One of the ways in which we describe our work to ourselves is a balance between Divergence and Convergence, words that my dad explained to me a while back in a design context. Divergence means sketching, exploring, playing, choosing the right metaphors to use. Convergence means you have a goal in sight, and you're problem-solving to attain it within known constraints. We shift from one mode to another over the course of a client engagement, and we're starting to get better at self-awareness in this process. There's a perpendicular division/dialogue as well, between what and how, and I think it operates above the project level, maybe even above the company and industry level in some cases.
Our What is the content you see in a Hindsight or Swarm, the visual presentation of an information source like home construction or popular news stories. This is the obvious bread and butter of what we do, and generates a lot of phone calls, e.g: "we saw Digg Labs, and we have this new website idea that we can't talk about, but we'd like a Labs of our own, please, for when we launch." I think a lot of traditional design (for an ever-changing definition of "traditional") happens here: if you already know how to do CMYK or HTML, you can focus on the communication, the content, and finally the finesse.
Our How is the way we get things done, and is the sum total of all the data, web, presentation, shaping, protocol, publishing, processing, algorithmic, and other domain knowledge we've built up over the years. I think about this a lot. In addition to being a partner/owner, my official role is Director of Technology. This means that much of my time is spent with a machete in the jungle of new stuff that might be interesting to us at some point in the future: new technology, new sources of interesting data, and new ways of cramming it all through the thin straw of the web for viewing in a browser.
The thing that keeps me going is that all this How work is really fascinating. A lot of it happens in the early phases of a project, and not all of it sees the light of day, but I like to think that one of our competitive advantages as a company is having a deep well of technique to draw from, and the ability to keep a dialogue going between the two poles. The reason I say above that this dialogue frequently seems to span companies is because in many cases, it is obstructed by force of habit. If you already know how to do something, there's no need to learn to do it another way. Dialogue keeps novelty flowing up and back to the visible work, and inspiration and movement down and towards the coalface where all the dicking around happens. Groups that lack this line of communication seem to either get stuck in techno-noodling/experimentation on one hand or cul-de-sacs of process fervor on the other.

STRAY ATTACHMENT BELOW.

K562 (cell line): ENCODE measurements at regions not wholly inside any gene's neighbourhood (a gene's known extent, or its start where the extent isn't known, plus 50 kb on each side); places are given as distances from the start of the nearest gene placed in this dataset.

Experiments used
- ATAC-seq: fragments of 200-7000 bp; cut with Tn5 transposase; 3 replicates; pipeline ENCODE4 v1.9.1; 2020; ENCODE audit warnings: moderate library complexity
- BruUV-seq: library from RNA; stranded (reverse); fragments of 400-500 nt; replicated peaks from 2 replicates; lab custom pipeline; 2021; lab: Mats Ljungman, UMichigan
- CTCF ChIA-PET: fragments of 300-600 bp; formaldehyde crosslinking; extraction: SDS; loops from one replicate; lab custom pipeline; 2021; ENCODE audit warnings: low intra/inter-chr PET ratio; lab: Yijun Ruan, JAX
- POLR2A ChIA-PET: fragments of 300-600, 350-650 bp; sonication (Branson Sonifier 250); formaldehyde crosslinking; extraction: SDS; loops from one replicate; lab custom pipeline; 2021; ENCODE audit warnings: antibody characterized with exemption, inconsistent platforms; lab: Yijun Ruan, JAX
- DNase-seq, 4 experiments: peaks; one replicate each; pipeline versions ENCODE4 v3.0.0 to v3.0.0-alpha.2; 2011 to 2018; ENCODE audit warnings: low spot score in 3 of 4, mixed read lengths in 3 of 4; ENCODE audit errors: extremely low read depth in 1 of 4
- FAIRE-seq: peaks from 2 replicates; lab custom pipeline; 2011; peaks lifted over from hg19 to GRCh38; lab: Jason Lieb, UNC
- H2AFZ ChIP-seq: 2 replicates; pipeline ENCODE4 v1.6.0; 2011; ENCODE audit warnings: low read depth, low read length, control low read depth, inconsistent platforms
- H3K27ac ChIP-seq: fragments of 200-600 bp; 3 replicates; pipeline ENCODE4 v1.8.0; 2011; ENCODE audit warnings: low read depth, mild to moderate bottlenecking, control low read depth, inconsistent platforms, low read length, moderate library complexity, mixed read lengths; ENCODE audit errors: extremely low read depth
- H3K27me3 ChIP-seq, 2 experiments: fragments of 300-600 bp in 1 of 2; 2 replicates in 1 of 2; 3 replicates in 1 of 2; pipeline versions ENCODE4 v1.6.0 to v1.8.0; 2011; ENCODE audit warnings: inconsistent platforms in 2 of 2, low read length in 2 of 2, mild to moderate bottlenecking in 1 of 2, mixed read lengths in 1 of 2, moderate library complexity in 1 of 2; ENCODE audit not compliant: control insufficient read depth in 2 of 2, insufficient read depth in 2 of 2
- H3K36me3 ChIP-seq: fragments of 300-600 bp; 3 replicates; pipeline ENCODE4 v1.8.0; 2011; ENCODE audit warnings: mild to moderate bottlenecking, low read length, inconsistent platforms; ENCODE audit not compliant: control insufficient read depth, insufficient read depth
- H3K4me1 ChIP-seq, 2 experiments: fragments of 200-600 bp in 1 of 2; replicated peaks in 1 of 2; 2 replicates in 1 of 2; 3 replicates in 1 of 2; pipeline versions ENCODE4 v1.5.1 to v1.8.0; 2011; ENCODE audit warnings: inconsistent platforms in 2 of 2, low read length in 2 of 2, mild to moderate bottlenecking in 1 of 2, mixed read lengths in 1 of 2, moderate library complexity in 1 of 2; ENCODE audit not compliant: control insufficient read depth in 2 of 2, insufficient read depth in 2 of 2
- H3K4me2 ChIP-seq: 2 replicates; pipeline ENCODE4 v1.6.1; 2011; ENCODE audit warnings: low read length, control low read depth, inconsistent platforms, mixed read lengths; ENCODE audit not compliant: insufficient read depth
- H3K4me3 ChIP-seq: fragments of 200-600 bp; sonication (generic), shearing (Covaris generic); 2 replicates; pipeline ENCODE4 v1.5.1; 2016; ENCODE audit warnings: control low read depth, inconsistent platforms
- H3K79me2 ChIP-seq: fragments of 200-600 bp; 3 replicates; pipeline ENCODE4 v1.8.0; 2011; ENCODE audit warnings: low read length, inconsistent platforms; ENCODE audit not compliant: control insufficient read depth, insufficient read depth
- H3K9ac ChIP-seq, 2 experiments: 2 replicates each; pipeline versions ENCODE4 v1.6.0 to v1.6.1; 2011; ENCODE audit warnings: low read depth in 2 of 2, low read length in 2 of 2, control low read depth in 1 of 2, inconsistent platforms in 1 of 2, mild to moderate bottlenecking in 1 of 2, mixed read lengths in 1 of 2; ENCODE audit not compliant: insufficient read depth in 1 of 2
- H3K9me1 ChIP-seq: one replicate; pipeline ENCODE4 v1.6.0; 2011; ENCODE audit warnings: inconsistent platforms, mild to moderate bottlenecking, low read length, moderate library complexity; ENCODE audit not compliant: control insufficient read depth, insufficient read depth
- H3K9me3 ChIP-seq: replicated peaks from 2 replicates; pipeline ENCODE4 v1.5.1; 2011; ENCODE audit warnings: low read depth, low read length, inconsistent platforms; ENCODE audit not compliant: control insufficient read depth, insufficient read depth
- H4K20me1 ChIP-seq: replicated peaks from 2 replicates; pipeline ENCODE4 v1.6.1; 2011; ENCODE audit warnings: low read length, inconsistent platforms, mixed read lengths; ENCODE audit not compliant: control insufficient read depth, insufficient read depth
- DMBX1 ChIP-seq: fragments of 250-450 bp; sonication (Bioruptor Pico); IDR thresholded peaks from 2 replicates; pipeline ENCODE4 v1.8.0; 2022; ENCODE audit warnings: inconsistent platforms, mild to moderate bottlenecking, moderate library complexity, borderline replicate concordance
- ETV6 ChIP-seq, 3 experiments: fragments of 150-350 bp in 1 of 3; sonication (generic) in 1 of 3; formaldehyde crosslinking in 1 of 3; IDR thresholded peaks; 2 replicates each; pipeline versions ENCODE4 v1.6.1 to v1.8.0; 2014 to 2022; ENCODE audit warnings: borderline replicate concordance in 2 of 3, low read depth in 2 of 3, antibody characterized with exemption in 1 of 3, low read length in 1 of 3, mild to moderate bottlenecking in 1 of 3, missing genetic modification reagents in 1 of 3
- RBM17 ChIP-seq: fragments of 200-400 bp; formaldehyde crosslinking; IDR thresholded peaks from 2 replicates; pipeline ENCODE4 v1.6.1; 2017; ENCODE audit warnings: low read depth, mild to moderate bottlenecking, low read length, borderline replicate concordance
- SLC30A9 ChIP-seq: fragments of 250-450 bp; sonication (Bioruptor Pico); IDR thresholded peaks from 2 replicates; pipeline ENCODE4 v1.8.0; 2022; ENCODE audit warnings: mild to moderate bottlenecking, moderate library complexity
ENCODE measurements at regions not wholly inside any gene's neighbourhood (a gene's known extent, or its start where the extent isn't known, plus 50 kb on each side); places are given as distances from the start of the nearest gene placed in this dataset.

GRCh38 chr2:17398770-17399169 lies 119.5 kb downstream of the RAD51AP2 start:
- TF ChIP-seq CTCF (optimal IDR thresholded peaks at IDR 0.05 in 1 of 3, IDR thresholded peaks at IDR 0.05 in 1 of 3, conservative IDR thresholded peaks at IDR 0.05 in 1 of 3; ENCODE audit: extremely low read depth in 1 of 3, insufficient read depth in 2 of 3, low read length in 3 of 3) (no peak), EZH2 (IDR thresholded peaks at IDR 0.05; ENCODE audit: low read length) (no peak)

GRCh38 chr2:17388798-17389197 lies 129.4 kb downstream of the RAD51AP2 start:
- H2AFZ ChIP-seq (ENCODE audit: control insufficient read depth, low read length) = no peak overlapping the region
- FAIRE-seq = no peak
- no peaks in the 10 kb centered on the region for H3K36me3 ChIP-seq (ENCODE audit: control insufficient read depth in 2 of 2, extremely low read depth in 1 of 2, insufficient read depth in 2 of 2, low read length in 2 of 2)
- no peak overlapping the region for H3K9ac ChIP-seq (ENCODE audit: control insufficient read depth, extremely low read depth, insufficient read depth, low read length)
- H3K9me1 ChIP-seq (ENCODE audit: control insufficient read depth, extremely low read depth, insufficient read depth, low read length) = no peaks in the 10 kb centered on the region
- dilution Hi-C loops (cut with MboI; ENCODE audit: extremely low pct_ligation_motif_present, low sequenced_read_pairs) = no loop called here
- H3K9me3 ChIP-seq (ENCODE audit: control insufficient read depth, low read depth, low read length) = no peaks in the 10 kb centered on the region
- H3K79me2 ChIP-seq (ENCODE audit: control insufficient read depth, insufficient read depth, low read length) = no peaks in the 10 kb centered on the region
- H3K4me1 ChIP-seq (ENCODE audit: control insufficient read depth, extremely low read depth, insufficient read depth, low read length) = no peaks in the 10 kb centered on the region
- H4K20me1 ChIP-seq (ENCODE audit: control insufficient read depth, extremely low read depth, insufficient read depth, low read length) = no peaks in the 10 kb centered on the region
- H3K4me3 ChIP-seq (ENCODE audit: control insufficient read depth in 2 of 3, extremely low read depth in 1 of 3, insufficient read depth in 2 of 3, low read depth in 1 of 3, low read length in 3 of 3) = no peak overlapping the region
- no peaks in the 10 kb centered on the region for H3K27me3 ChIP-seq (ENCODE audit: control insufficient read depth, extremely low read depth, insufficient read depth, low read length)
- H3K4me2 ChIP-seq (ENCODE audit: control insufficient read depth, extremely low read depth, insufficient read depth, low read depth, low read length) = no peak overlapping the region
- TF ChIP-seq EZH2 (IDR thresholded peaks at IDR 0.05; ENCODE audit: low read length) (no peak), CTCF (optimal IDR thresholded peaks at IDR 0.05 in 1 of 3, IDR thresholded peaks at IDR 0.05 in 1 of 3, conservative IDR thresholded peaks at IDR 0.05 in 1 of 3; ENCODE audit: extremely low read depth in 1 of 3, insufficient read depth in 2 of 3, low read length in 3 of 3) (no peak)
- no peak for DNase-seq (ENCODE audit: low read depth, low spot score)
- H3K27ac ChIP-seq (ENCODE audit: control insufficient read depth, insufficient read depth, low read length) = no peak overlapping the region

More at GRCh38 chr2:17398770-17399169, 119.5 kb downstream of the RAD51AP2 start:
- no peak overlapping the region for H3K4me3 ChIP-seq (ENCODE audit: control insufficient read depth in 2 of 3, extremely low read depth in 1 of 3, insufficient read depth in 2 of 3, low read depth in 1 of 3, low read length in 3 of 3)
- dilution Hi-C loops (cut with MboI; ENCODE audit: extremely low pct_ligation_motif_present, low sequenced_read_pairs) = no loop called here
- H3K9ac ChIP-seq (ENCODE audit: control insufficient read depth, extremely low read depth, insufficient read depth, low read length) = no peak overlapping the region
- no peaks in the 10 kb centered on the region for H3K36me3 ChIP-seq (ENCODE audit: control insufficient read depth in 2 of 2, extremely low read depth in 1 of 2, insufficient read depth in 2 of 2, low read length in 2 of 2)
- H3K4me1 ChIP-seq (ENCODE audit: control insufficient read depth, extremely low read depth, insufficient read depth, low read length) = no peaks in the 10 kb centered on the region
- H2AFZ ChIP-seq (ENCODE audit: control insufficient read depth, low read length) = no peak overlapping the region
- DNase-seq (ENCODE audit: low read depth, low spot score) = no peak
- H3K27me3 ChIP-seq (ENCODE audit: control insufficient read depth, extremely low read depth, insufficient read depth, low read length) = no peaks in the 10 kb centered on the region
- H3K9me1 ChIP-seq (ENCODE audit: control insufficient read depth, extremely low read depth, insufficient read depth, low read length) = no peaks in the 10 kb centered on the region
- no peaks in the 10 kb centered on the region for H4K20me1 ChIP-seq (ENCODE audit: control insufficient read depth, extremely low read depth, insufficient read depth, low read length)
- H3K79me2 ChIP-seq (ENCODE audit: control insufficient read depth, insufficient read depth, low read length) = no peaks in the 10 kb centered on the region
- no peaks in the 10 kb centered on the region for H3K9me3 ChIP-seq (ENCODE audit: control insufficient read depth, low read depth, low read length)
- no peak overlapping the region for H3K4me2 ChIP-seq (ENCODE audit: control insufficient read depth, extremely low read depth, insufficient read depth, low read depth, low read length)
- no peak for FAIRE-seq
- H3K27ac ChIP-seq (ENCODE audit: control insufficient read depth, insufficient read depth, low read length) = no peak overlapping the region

Some of the most interesting people I know are adept at shuttling back and forth along the line between the two poles. Matt Biddulph seems to spend 75% of his time running Dopplr, and the other 75% of his time exploring hardware, Erlang, Second Life, and Jabber. My friend Bryan is a builder and carpenter, and talking to him about his new house show a similarly expansive scope: I'm fascinated by the idea of pointing to doors and windows and being able to assert that they should be moved this way or that, holes for new doors punched in existing walls, and entire new spaces carved out of basements and foundations. Eric Sink had a great way of explaining this constant peering-into-things in a 2003 blog post where he talks about constant learning ("Don't work for a manager who is actively hindering your practice of constant learning. Just don't do it."). I also enjoyed Clayton Christensen's Innovator's Dilemma and its examples drawn from the disk drive industry (the mayflies of computing) for an extended explanation of the ways in which an existing What can block the view to a new How, to the point that entire companies and even industries are plowed under. For whatever reason, technology (as much a moving target as "traditional") freaks people out, e.g. Miko's extensive comments on the GiveWell fiasco from last month: "Though the 'elders' were universally extremely bright and accomplished people, I was struck by what I can only call a sort of fundamental insecurity.... As soon as technology is mentioned, many of them seem to forget what they already know, and fail to ask the basic questions they have been asking all their lives."
Back to the convergence/divergence thing, I think the what/how conversation spins on a different axis, more slowly than individual projects. Just as an example, the granularity of Stamen's mapping work exploded this past year when we started the Modest Maps project and introduced a city-scale level of detail to our work and served as the backdrop to a series of efforts at representing time. The previous year, our work with Digg (designing their API, the Labs work) led to a multi-client exploration of liveness. This year, we've identified responsiveness as a seam to mine, looking at ways in which new and old projects might incorporate user feedback to change the underlying systems.